Early 20th century rooming house heard

Owner of renaissance-style building willing to accommodate landmark status. On December 18, 2007, Landmarks heard testimony on the Allerton 39th Street House, built between 1916 and 1918 at 145 East 39th Street in the East Side of Manhattan. The building was one of six Allerton Houses in the City, a chain of residences and clubs that served young middle-class men until the mid- 1920s. Arthur Loomis Harmon, who later worked on the Empire State Building, designed the 39th Street House in a Northern Italian Renaissance style with a granite base and red brick three-bay facade. The onetime Salvation Army building currently serves as a residence.

At the hearing, the attorney for the owner, Jesse Masyr of the law firm Wachtel & Masyr, stated that the owner planned to convert the building to a hotel, a use no longer permitted as-of-right. Masyr argued that the proposed conversion is a return to the building’s original use.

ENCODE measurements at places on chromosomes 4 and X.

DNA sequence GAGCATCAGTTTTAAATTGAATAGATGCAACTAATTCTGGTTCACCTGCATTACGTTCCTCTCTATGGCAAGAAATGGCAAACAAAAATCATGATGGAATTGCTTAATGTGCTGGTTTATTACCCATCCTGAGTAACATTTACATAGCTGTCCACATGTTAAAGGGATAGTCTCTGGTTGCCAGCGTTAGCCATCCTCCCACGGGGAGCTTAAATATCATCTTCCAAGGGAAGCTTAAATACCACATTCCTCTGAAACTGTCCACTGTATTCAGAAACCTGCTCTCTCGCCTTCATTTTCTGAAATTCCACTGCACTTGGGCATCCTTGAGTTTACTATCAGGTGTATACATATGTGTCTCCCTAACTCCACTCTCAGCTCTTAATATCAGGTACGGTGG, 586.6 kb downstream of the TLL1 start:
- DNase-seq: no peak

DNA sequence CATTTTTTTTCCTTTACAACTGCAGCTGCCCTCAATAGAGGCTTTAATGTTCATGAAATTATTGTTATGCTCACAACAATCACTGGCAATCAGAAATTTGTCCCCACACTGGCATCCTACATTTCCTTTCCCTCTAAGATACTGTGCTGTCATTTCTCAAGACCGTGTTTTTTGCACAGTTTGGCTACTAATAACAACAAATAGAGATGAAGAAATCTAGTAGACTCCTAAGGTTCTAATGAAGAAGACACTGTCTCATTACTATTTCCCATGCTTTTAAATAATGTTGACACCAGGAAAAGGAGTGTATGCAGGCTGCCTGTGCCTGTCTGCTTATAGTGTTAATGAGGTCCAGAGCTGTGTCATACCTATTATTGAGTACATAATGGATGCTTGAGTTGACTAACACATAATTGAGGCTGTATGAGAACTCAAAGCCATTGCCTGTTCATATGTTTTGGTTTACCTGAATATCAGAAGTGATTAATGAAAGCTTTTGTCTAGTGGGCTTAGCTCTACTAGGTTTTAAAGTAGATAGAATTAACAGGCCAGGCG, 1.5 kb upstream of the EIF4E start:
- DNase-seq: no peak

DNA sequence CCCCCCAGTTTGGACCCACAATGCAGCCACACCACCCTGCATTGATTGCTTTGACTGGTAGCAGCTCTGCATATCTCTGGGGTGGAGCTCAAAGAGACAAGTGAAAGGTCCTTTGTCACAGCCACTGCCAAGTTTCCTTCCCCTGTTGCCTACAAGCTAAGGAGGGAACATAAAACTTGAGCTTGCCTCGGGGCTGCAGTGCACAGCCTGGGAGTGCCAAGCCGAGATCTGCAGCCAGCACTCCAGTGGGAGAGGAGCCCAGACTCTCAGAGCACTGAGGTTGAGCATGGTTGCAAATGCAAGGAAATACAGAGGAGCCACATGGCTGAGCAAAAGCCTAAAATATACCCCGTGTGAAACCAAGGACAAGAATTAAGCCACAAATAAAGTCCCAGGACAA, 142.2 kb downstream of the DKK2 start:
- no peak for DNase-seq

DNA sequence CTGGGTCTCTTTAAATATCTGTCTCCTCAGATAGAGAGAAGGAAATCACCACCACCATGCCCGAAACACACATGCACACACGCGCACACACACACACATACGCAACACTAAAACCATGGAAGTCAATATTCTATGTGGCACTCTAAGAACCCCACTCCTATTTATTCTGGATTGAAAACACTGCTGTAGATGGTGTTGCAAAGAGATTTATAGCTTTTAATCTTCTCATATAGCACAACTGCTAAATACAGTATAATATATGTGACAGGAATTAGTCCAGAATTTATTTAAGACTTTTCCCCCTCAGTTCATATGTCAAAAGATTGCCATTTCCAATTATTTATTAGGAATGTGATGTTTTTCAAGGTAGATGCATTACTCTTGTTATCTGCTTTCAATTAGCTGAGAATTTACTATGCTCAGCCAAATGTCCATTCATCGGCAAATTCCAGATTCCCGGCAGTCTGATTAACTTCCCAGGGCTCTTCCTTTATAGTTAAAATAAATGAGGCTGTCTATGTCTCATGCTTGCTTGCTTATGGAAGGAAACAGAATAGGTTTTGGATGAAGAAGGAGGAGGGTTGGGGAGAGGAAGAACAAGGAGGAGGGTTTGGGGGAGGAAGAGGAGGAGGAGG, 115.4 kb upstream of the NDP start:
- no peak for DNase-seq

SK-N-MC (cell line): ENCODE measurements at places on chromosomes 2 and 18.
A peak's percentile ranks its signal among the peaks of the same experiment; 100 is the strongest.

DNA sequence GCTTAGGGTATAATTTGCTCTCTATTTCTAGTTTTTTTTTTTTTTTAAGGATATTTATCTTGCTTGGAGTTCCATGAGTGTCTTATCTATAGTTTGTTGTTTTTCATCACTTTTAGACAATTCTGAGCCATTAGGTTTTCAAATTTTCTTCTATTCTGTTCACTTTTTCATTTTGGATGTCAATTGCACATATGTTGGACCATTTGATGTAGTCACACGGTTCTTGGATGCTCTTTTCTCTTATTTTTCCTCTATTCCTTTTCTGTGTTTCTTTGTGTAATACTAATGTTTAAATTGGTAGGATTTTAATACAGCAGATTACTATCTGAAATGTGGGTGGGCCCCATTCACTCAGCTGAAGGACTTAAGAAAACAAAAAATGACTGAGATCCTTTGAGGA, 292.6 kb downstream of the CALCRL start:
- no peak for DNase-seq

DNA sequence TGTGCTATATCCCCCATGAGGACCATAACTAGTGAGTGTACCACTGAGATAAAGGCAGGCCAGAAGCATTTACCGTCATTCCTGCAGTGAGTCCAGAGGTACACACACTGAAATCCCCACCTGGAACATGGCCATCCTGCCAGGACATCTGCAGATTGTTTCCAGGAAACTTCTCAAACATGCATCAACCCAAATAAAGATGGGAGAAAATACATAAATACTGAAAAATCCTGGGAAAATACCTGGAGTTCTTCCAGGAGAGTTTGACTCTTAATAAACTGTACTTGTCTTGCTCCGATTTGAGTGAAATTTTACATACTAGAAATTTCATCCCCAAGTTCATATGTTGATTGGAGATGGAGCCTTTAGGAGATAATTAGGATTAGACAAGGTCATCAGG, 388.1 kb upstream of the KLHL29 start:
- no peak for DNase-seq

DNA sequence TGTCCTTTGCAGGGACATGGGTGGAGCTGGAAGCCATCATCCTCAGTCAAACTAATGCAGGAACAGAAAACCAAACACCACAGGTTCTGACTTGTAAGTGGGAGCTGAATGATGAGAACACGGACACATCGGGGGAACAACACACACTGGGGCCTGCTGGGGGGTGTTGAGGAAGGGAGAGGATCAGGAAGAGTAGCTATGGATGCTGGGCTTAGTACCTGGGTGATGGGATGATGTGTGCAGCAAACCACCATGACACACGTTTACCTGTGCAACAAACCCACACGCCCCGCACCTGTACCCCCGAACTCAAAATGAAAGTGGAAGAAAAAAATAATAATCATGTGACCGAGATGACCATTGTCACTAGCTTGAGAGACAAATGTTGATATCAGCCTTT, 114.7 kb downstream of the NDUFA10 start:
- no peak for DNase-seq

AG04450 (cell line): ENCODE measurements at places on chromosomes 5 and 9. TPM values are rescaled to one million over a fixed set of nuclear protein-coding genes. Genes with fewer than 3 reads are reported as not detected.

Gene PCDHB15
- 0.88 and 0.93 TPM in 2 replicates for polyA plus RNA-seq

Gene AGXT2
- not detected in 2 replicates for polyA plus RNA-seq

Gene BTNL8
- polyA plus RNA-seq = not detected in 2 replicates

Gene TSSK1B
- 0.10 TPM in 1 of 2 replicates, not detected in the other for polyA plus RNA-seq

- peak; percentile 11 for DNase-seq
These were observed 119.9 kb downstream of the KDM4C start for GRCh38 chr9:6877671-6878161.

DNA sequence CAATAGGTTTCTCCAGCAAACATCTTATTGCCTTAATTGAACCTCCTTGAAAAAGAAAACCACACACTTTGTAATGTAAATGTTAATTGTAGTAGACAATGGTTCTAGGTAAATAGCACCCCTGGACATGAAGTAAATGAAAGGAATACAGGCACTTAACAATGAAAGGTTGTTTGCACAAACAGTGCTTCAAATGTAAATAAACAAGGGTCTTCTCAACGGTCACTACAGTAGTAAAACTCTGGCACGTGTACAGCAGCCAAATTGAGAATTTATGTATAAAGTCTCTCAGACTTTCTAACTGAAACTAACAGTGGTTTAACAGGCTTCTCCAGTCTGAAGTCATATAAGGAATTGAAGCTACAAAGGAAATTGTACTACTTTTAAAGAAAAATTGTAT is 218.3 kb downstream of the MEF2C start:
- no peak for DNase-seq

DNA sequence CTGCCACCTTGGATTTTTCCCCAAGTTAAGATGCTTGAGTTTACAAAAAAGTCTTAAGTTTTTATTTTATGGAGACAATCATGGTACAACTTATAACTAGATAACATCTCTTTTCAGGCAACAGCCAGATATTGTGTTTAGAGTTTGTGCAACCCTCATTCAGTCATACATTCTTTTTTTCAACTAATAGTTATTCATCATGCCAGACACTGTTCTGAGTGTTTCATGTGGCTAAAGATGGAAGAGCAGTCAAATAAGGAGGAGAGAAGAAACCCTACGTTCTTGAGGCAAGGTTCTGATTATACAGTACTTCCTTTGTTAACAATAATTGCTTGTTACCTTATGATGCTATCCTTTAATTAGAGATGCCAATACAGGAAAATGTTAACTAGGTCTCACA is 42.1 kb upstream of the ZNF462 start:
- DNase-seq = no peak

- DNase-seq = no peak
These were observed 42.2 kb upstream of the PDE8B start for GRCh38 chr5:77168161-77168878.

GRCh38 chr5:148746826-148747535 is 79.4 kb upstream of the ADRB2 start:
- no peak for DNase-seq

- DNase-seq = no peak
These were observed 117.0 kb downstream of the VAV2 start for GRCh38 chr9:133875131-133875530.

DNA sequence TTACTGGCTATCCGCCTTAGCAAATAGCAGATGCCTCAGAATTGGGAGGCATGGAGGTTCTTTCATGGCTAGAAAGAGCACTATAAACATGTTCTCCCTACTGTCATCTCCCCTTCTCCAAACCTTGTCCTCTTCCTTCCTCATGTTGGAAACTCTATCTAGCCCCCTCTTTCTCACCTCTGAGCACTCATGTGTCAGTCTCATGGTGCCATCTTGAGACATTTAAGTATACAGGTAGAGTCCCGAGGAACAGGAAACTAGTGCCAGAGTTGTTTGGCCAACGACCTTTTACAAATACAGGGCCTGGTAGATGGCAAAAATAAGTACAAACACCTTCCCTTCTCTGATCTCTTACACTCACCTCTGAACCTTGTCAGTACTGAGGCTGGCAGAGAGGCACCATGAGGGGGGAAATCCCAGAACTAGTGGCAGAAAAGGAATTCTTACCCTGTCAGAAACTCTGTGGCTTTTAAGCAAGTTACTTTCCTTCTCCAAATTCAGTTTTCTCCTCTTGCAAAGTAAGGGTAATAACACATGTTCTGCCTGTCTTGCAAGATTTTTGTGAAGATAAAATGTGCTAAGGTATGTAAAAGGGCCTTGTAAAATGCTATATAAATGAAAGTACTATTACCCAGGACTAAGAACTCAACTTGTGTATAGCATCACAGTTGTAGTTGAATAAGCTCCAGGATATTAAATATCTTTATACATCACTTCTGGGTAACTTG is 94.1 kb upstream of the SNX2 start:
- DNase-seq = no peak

Ed Kirkland of the Historic Districts Council testified in support of designation, and urged Landmarks to also consider the nearby Harmondesigned Shelton Towers Hotel, now the New York Marriot East Side, which he described as “an even more important building.”

Landmarks closed the hearing without announcing a date for its final vote.

LPC: Allerton 39th Street House, 145 East 39th St., Manhattan (LP-2296) (Dec. 18, 2008).

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